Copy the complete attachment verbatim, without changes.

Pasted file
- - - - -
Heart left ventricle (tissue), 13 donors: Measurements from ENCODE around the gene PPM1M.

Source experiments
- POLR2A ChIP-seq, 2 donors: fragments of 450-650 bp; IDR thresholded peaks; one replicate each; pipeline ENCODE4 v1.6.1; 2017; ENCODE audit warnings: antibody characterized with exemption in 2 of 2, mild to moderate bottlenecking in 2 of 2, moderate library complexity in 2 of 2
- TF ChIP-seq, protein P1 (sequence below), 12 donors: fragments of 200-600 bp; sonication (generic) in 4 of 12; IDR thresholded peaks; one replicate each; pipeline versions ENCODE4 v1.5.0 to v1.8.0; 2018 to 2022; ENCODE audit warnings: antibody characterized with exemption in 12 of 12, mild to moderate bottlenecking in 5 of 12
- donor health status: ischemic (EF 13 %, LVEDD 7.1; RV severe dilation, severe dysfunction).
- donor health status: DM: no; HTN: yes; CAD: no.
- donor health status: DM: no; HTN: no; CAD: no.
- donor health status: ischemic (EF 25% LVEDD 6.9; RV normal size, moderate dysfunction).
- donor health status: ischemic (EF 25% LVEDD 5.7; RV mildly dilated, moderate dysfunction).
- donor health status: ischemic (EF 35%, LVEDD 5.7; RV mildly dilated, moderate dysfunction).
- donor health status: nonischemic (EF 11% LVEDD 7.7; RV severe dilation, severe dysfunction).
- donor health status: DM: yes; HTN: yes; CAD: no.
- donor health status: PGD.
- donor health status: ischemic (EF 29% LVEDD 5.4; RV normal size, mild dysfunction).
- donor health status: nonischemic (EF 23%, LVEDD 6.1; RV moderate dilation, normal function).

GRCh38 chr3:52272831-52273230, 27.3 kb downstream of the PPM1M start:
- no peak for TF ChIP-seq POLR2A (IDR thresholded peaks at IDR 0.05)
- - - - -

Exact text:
Heart left ventricle (tissue), 13 donors: Measurements from ENCODE around the gene PPM1M.

Source experiments
- POLR2A ChIP-seq, 2 donors: fragments of 450-650 bp; IDR thresholded peaks; one replicate each; pipeline ENCODE4 v1.6.1; 2017; ENCODE audit warnings: antibody characterized with exemption in 2 of 2, mild to moderate bottlenecking in 2 of 2, moderate library complexity in 2 of 2
- TF ChIP-seq, protein P1 (sequence below), 12 donors: fragments of 200-600 bp; sonication (generic) in 4 of 12; IDR thresholded peaks; one replicate each; pipeline versions ENCODE4 v1.5.0 to v1.8.0; 2018 to 2022; ENCODE audit warnings: antibody characterized with exemption in 12 of 12, mild to moderate bottlenecking in 5 of 12
- donor health status: ischemic (EF 13 %, LVEDD 7.1; RV severe dilation, severe dysfunction).
- donor health status: DM: no; HTN: yes; CAD: no.
- donor health status: DM: no; HTN: no; CAD: no.
- donor health status: ischemic (EF 25% LVEDD 6.9; RV normal size, moderate dysfunction).
- donor health status: ischemic (EF 25% LVEDD 5.7; RV mildly dilated, moderate dysfunction).
- donor health status: ischemic (EF 35%, LVEDD 5.7; RV mildly dilated, moderate dysfunction).
- donor health status: nonischemic (EF 11% LVEDD 7.7; RV severe dilation, severe dysfunction).
- donor health status: DM: yes; HTN: yes; CAD: no.
- donor health status: PGD.
- donor health status: ischemic (EF 29% LVEDD 5.4; RV normal size, mild dysfunction).
- donor health status: nonischemic (EF 23%, LVEDD 6.1; RV moderate dilation, normal function).

GRCh38 chr3:52272831-52273230, 27.3 kb downstream of the PPM1M start:
- no peak for TF ChIP-seq POLR2A (IDR thresholded peaks at IDR 0.05)